Ntando Godfrey Nkosi
Ntando Godfrey Nkosi

“I was drawn to the nursing career because of the diverse opportunities it offers. It is a perfect combination of science and compassion. This career also lets me connect with people personally and it improves my relationships in the community.”

Nkosi admits that the life of a trained nurse can be physically, emotionally and mentally challenging, and it requires problem-solving skills in the community. It is, however, greatly rewarding.

He tells this touching story: “A pregnant woman came into the consulting room I was in and tested HIV positive for the first time in her life. We spent about an hour in counselling together. It was difficult to accept, and you could hear other patients outside the door whispering that the lady was wasting their time. But with proper counselling the lady started ARVs the same day and 10 months later she gave the baby my name, “Ntando”. The baby’s results were HIV negative. She was excited. It humbles me to protect the future of young South Africans and to see women like her taking charge of their health.”

“To my fellow nurses, keep up the good work and happy Nurses Day!”

Meet Bongani Sindane, Cluster team lead in eMalahleni (Witbank) District of Mpumalanga:

Bongani Sindane
Bongani Sindane

“I chose a career in nursing mainly because I found it rewarding to be able to do something good for others, especially patients. Treating patients in a friendly and respectful manner goes a long way. Growing up at an orphanage has inspired me to be a nurse and I found my place as a Professional Nurse.”

Sindane loves taking care of the less privileged individuals – it was a childhood dream. “Knowing that with my care, my touch, my voice, and my time, I can help a patient get through the night is one of the most rewarding feelings. The small things you do for someone can make a difference. Nursing has opened many doors for me like acquiring an LLB in Compliance Management and Masters in Labour Law. I love working in this field especially in HIV/TB management as it is what I specialised in.”

“I love helping patients and their families and giving them the reassurance that they can overcome anything. Through my work at BroadReach and (providing tactical support to the) Department of Health, I have helped patients maintain their dignity during the most vulnerable times in their lives, ensuring that they have access to our health services. It is always an honour to reach out to so many patients.”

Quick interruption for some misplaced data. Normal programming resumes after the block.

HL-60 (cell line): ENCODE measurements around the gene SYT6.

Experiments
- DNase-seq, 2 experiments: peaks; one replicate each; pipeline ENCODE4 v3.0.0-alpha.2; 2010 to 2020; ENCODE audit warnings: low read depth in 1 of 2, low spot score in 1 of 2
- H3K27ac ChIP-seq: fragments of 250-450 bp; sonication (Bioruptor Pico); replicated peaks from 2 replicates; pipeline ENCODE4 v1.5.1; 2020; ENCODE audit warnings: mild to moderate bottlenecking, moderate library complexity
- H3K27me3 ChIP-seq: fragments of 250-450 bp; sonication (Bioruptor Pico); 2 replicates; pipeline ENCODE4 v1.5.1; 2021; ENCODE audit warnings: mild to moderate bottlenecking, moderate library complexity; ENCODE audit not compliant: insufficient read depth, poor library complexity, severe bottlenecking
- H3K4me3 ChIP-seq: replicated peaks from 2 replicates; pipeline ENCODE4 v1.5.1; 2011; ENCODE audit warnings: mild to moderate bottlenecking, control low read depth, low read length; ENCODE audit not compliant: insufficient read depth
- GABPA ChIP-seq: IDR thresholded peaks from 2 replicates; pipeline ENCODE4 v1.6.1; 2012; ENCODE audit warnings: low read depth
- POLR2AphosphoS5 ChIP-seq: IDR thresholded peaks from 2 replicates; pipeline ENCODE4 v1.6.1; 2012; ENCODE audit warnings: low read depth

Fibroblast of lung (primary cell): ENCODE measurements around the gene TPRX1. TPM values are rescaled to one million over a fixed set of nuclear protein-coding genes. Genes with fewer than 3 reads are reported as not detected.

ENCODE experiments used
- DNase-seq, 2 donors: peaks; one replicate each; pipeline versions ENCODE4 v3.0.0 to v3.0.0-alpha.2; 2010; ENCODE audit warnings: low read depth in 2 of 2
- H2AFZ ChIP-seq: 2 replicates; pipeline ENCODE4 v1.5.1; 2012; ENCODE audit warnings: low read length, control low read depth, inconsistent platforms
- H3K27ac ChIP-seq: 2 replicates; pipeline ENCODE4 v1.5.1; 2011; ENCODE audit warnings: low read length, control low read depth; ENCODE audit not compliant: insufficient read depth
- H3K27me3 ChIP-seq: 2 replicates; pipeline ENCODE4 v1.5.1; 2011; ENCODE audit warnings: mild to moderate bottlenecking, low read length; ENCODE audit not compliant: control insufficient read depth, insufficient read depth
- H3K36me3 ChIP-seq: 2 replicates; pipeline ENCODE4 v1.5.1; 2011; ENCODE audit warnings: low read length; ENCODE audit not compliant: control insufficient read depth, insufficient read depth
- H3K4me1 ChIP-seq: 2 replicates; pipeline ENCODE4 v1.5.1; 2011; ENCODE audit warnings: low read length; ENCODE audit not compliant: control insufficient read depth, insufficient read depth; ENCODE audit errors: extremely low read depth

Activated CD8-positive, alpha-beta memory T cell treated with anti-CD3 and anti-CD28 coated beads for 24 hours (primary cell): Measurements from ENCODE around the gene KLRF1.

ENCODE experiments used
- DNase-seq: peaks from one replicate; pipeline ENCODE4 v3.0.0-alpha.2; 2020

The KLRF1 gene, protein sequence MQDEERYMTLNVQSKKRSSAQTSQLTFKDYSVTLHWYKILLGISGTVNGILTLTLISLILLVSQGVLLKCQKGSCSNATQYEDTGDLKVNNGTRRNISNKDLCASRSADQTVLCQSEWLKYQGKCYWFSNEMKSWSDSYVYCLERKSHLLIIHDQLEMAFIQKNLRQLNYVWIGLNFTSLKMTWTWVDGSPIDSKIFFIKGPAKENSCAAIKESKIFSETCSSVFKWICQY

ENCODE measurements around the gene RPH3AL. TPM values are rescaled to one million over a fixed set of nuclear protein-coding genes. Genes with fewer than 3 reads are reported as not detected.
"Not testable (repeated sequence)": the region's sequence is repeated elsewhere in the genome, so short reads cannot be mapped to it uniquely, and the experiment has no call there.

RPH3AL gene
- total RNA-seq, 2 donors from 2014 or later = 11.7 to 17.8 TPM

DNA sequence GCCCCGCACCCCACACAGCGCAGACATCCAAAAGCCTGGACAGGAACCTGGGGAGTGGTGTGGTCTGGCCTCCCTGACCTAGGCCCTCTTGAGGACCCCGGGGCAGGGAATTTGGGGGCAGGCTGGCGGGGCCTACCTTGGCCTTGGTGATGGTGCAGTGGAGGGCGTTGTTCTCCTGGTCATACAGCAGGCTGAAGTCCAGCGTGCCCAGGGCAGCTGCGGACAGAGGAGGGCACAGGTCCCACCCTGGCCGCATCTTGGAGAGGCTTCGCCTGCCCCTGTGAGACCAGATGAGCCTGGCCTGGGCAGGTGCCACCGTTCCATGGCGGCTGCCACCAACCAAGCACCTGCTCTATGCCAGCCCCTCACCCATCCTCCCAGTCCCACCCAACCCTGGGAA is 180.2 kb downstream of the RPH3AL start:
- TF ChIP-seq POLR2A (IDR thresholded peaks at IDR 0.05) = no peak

Sindane believes nursing is a calling. “It can be physically and mentally taxing at times… but also give one an incredible sense of satisfaction and pride at the end of the day.”

Working at the community level, Sindane finds joy in the hope that ARVs provide in his community. “Doing home deliveries and reaching out to index contacts has been a great achievement for me. Nurses benefit the communities they serve, and we need to recognise their true value. Nurses risked their lives to care for patients and protect their communities during the COVID-19 pandemic. I was one of those who risked my life to save lives.”

His role also extends to the coaching and mentoring of DoH staff in the district and the coordination and support of the team. “I always ensure that health system strengthening models, initiatives, protocols, and policies are implemented by covered facilities and that facility staff continually identify and address clinical and non-medical issues, promoting the 95-95-95 HIV and TB Agenda for Adults and Children.”

The 95-95-95 target refers to the United Nations goal to have 95% of all people living with HIV knowing their HIV status, 95% of all people with diagnosed HIV infection receiving sustained antiretroviral therapy, and 95% of all people on treatment having a well-managed and suppressed viral load.


About BroadReach Group and HIV:

BroadReach Group is a group of social impact businesses focused on harnessing innovation and technology to empower human action. Since 2003 BroadReach Group has worked in over 30 countries to support governments, international NGOs, public and private sector to improve health outcomes for their populations.

BroadReach has been at the forefront of developing innovative approaches to improve the outcome of people living with HIV and TB for more than 17 years. For example, currently in South Africa, as part of the PEPFAR-funded, USAID program, Accelerating Program Achievements to Control the Epidemic (APACE), BroadReach Health Development supports the South African Government in achieving the UNAIDS “95-95-95” targets towards HIV epidemic control. BroadReach implements APACE in two HIV-burdened districts of Mpumalanga, covering 203 fixed and mobile facilities. For more information visit www.broadreachcorporation.com